At 67, I am not dying. Yet. However, my age group is often treated as if we were at the start of a prolonged death march.
And I will rage and rage against the dying of my light and that of my generation.
We gave light and warmth to a world darkened by war and oppression.
Our generation was the offspring of The Greatest Generation, those who fought in WWII. My English father and American mother met during the war, and I was a war baby born in England to the sound of bombs, and spent my childhood in grim post war England.
Meanwhile, the 50s generation in the U.S. were smug, conservative in their victory, swathed in security and newfound luxuries, and determined to lead lives centered on doing the right thing. A woman’s place was in the home and a man’s in the workplace. Frank Sinatra sang, “Love and marriage go together like a horse and carriage.” Then Elvis shocked the nation with his, “I’m all shook up!” until the bosses found a way – military service, movies – to calm him down, and eventually turn him into an overweight, drug addicted Las Vegas entertainer.
We grew up to become the generation of the 60s. We changed popular to have meaning – Bob Dylan, the Beatles, the Rolling Stones, Peter, Paul and Mary. Women lifted their hemlines from mid-calf almost to their thighs, men were released from hats and formal wear, changed customs and attitudes relaxed – men and women could actually sleep or live together openly, and we protested when we disagreed with politics and national policy (Vietnam). Women aspired to and found work in former male only professions.
We overcame a stuffy Establishment to start the modern world, the one inherited by the current generation.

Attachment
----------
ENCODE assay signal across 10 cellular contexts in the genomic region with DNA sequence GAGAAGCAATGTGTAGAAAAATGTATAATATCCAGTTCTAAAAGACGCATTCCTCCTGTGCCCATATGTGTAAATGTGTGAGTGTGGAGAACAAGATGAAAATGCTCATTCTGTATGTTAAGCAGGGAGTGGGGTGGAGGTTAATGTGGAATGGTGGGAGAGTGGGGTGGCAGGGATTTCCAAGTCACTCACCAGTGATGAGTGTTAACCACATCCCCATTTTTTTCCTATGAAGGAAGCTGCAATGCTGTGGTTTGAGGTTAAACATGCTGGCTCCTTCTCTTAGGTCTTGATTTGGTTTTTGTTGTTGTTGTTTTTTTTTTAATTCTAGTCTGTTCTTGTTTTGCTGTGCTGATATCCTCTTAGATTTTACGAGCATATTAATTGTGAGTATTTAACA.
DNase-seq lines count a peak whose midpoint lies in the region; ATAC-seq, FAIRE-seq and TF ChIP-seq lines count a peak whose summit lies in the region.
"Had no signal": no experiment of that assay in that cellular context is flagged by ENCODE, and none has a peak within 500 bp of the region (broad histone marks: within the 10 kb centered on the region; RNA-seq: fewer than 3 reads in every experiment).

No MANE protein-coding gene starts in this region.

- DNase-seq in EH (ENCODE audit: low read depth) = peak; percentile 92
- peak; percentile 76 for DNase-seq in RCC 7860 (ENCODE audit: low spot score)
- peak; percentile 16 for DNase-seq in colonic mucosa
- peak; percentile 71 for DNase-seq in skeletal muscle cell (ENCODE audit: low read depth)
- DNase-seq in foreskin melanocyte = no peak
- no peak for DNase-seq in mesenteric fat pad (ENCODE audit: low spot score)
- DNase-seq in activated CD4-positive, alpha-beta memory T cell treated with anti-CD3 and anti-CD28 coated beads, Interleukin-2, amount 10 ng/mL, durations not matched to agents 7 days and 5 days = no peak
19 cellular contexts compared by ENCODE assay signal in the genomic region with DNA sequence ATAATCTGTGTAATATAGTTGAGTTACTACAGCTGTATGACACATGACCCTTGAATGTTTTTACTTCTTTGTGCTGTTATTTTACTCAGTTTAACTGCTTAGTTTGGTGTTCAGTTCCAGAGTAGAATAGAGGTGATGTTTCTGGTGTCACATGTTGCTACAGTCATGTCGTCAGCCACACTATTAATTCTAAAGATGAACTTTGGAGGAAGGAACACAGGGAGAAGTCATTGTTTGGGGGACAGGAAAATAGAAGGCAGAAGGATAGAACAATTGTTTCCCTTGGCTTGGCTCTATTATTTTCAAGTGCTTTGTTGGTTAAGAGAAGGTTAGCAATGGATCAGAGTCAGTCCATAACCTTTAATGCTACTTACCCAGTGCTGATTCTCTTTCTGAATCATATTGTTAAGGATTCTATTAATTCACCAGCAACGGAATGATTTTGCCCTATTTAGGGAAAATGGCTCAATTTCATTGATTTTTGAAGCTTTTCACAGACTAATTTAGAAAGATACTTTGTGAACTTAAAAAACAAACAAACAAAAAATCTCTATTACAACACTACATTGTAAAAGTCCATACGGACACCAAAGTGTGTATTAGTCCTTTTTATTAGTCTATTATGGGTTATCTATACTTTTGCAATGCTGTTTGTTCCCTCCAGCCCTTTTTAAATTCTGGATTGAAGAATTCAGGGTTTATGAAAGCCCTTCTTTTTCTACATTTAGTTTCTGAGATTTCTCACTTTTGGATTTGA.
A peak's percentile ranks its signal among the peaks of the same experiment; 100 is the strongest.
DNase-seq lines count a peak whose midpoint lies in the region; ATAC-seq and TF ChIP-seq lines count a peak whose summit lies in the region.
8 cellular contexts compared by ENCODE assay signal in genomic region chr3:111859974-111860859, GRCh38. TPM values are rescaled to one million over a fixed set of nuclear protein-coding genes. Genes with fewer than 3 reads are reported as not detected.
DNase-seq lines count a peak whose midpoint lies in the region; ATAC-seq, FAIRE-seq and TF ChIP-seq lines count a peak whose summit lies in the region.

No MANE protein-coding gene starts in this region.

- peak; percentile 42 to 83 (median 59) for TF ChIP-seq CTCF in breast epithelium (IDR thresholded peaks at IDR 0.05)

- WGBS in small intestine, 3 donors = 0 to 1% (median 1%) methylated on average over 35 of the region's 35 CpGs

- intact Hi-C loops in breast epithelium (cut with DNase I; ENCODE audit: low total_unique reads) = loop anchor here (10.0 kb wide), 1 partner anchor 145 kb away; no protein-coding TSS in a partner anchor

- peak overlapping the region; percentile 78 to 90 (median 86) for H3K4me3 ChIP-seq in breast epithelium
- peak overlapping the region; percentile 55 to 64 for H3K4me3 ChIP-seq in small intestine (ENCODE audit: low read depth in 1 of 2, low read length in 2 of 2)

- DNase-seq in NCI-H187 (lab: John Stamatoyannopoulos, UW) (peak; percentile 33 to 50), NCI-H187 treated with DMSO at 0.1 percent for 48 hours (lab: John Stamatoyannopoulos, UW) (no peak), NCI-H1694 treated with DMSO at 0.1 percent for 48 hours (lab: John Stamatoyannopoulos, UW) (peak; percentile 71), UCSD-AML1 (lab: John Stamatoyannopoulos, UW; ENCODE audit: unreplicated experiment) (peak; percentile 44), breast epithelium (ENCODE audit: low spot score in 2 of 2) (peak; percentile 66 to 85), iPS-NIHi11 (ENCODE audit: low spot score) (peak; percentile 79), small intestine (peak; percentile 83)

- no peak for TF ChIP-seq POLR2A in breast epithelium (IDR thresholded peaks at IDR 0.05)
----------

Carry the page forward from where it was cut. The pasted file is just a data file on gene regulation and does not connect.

Then we stopped raging and protesting, and most of us settled into respectability, using our creativity and energies to create a better world for our kids. Women carved careers for themselves in a male dominated world so that nowadays, female executives are as much a part of the corporate world as their male counterparts.
We never thought we’d reach an age when the younger generation would start to shove us aside like old relics. We never dreamed the day might come when formerly successful professionals would be out on a limb, scrabbling for work – any work – in mid-life. Or that many of us would be no longer employable despite our qualifications and experience, or broke because of lost jobs, or family homes foreclosed or, except for some notable exceptions, shunted aside. We never thought we’d become victims of another depression caused by the greedy generation that followed ours.
Perhaps some of you can accept this and go gentle into the night of your life.
Or the alternative:
Rage, rage against the dying of our light for as long as we can.
I, for one, prefer the latter choice. What about you?
We raged when we were young and got things done. We still have our voices and we can rage again.
One voice added to another. Mine added to yours added to someone else’s and so on can build up to a lot of middle age voices clamoring to be heard.
Just imagine if a large number of us protested, for example, age discrimination in the workplace.
The same way we used to.
For one thing, it would shock the younger generation. That we still have it in us. That we’re not going out without a fight. That we’re capable of moving again in tandem, but this time against the entitled younger generation that has not learned from history that it repeats itself over and over again.
What awaits them in 30-40 years?
I’m not ready to be shoved aside. Nor are many of my generation or even older.
Nelson Mandela became President of South Africa at 67 after 28 years’ imprisonment.
John McCain was a presidential candidate (a grueling ordeal) at 72.
Nobel laureate Aung San Suu Kyi may be making a long overdue return after years of house arrest.
The world is rife with people over sixty who have more than enough energy to go around.
To mention a few: Hilary Clinton, Diane Sawyer, Martha Stewart, Nancy Pelosi, Arianna Huffington, Isabel Allende, Doris Lessing, Steven King, Michael Bloomberg, Donald Trump, Al Gore, Bill Clinton, and Richard Branson